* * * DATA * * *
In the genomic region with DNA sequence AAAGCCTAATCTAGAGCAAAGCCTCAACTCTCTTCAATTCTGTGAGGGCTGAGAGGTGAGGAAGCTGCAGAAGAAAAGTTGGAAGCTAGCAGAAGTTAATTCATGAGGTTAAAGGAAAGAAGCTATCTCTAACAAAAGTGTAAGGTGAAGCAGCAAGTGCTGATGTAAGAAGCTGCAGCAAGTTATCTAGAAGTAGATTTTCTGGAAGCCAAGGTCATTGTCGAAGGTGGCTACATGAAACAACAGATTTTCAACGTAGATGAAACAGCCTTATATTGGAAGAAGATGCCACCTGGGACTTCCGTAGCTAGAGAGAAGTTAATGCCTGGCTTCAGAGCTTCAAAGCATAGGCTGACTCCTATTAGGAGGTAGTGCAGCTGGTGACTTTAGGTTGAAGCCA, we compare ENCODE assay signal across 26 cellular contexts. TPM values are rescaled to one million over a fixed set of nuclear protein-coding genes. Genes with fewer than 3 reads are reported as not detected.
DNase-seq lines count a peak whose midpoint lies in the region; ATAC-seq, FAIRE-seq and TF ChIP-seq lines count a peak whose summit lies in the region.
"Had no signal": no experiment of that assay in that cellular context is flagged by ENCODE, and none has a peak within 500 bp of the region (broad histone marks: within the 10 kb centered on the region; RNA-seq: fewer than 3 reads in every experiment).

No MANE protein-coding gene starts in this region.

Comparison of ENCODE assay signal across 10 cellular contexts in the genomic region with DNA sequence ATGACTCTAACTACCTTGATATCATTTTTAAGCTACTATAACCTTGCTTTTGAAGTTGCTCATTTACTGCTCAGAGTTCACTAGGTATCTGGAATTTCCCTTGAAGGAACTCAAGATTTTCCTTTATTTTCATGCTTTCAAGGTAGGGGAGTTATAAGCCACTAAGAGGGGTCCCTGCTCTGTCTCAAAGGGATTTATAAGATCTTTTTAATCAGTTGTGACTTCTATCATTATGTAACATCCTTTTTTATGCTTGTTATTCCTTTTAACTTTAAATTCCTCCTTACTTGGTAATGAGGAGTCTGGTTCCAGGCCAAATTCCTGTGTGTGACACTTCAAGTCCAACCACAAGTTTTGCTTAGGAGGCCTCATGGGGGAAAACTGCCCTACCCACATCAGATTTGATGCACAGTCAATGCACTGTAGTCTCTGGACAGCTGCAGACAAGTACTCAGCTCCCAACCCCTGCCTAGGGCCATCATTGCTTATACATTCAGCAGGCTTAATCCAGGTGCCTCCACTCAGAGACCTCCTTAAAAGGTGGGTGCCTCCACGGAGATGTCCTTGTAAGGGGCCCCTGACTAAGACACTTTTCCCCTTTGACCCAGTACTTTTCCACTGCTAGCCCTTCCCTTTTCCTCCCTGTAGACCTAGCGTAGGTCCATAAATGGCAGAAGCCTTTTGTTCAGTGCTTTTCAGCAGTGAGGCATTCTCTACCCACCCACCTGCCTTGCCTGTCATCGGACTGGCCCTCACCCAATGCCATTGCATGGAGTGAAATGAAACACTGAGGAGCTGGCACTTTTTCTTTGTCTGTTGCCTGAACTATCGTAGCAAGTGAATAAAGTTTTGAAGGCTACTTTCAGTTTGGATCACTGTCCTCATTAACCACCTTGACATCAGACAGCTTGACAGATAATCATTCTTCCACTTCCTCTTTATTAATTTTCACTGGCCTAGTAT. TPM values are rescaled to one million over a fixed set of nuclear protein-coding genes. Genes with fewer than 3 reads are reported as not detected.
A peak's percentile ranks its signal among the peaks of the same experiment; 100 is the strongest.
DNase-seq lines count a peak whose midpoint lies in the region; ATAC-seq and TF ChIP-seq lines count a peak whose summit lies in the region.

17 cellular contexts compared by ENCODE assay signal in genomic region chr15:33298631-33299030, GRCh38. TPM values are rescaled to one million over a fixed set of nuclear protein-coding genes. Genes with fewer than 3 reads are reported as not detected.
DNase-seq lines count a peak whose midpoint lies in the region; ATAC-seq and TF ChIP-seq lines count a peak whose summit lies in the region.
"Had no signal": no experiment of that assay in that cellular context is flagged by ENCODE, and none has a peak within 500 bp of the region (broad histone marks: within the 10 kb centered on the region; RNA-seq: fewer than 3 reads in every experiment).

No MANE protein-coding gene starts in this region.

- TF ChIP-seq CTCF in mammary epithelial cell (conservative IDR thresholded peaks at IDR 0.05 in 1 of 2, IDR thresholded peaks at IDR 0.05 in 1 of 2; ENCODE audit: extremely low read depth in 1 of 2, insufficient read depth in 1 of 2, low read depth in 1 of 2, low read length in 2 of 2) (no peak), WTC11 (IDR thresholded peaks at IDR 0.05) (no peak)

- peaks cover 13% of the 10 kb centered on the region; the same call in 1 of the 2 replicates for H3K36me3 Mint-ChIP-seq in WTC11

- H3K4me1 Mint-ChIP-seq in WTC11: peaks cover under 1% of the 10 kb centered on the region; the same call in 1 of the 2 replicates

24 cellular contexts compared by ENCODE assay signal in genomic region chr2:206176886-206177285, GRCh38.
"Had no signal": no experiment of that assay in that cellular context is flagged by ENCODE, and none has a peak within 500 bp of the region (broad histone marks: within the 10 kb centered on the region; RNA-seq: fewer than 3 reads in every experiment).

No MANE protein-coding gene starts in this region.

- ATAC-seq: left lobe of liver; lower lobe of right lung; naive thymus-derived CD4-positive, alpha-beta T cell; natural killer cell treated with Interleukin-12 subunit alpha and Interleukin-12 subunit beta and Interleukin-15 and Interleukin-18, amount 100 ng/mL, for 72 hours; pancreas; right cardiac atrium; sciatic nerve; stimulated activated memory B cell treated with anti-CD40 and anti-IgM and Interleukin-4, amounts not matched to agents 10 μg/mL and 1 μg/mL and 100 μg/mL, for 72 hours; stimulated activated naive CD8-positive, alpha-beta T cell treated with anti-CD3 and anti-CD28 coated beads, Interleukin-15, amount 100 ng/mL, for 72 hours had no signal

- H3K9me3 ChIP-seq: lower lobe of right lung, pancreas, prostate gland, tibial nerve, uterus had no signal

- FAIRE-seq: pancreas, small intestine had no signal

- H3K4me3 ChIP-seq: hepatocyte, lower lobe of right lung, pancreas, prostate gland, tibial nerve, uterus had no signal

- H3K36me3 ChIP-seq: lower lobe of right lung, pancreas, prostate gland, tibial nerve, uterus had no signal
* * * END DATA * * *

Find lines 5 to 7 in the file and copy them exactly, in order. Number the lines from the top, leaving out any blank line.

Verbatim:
Comparison of ENCODE assay signal across 10 cellular contexts in the genomic region with DNA sequence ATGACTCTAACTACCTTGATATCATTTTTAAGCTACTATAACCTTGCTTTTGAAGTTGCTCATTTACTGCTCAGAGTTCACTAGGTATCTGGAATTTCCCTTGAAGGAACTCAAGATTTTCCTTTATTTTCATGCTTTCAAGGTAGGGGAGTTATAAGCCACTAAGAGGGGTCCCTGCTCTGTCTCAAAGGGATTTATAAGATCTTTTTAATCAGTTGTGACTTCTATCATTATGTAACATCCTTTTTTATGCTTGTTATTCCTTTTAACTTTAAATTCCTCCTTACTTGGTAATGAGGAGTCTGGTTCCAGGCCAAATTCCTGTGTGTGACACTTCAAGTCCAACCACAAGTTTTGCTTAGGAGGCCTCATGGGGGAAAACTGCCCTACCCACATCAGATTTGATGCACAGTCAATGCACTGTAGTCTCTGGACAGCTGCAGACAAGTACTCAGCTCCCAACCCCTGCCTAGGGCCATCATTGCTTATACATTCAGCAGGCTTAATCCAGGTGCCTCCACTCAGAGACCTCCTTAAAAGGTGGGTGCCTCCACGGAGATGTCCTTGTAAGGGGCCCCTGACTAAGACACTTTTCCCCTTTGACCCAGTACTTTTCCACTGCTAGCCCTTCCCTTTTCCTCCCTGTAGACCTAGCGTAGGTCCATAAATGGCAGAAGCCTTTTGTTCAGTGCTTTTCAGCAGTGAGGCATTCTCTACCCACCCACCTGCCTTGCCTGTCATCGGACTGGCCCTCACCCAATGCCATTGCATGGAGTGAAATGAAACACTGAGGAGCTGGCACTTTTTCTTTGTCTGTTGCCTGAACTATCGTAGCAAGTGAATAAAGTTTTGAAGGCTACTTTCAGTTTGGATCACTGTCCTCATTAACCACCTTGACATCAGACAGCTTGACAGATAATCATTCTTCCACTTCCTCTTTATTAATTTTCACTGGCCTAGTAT. TPM values are rescaled to one million over a fixed set of nuclear protein-coding genes. Genes with fewer than 3 reads are reported as not detected.
A peak's percentile ranks its signal among the peaks of the same experiment; 100 is the strongest.
DNase-seq lines count a peak whose midpoint lies in the region; ATAC-seq and TF ChIP-seq lines count a peak whose summit lies in the region.